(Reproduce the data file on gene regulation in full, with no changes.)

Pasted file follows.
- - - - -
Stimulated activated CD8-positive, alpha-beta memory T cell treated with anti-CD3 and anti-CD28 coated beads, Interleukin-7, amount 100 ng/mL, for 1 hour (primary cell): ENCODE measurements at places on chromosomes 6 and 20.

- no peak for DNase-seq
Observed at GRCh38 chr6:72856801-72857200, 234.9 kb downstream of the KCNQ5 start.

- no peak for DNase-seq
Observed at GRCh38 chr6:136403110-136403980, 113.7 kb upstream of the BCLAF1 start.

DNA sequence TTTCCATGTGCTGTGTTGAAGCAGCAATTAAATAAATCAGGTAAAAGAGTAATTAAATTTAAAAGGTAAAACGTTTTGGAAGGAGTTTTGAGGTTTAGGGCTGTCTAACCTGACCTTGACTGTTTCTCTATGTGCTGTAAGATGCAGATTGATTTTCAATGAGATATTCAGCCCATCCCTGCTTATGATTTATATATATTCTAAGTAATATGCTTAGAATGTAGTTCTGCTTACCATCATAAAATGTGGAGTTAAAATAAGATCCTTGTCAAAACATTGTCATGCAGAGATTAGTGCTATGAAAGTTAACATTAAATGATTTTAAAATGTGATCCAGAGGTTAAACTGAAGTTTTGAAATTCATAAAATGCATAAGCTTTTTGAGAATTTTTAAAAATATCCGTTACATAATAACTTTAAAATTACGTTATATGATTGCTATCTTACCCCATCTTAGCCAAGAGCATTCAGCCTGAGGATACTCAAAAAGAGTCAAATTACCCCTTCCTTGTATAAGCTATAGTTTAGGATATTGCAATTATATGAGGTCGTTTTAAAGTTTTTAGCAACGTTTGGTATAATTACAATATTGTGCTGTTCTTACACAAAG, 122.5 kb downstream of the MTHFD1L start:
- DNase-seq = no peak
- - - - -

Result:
Stimulated activated CD8-positive, alpha-beta memory T cell treated with anti-CD3 and anti-CD28 coated beads, Interleukin-7, amount 100 ng/mL, for 1 hour (primary cell): ENCODE measurements at places on chromosomes 6 and 20.

- no peak for DNase-seq
Observed at GRCh38 chr6:72856801-72857200, 234.9 kb downstream of the KCNQ5 start.

- no peak for DNase-seq
Observed at GRCh38 chr6:136403110-136403980, 113.7 kb upstream of the BCLAF1 start.

DNA sequence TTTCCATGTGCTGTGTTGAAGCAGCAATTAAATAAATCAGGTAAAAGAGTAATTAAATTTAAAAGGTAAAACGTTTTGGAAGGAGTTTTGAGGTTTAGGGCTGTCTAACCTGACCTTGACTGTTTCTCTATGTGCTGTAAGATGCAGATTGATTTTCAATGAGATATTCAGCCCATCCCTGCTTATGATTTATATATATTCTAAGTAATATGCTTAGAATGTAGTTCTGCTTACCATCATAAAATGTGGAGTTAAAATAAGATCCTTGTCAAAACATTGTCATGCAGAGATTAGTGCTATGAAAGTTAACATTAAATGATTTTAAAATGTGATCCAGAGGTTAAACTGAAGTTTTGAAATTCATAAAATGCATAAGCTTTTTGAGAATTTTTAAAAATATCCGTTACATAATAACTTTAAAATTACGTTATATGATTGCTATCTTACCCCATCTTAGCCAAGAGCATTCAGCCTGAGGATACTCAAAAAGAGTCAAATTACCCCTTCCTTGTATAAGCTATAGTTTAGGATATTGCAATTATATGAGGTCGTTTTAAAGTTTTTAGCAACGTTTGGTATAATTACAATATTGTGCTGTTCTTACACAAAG, 122.5 kb downstream of the MTHFD1L start:
- DNase-seq = no peak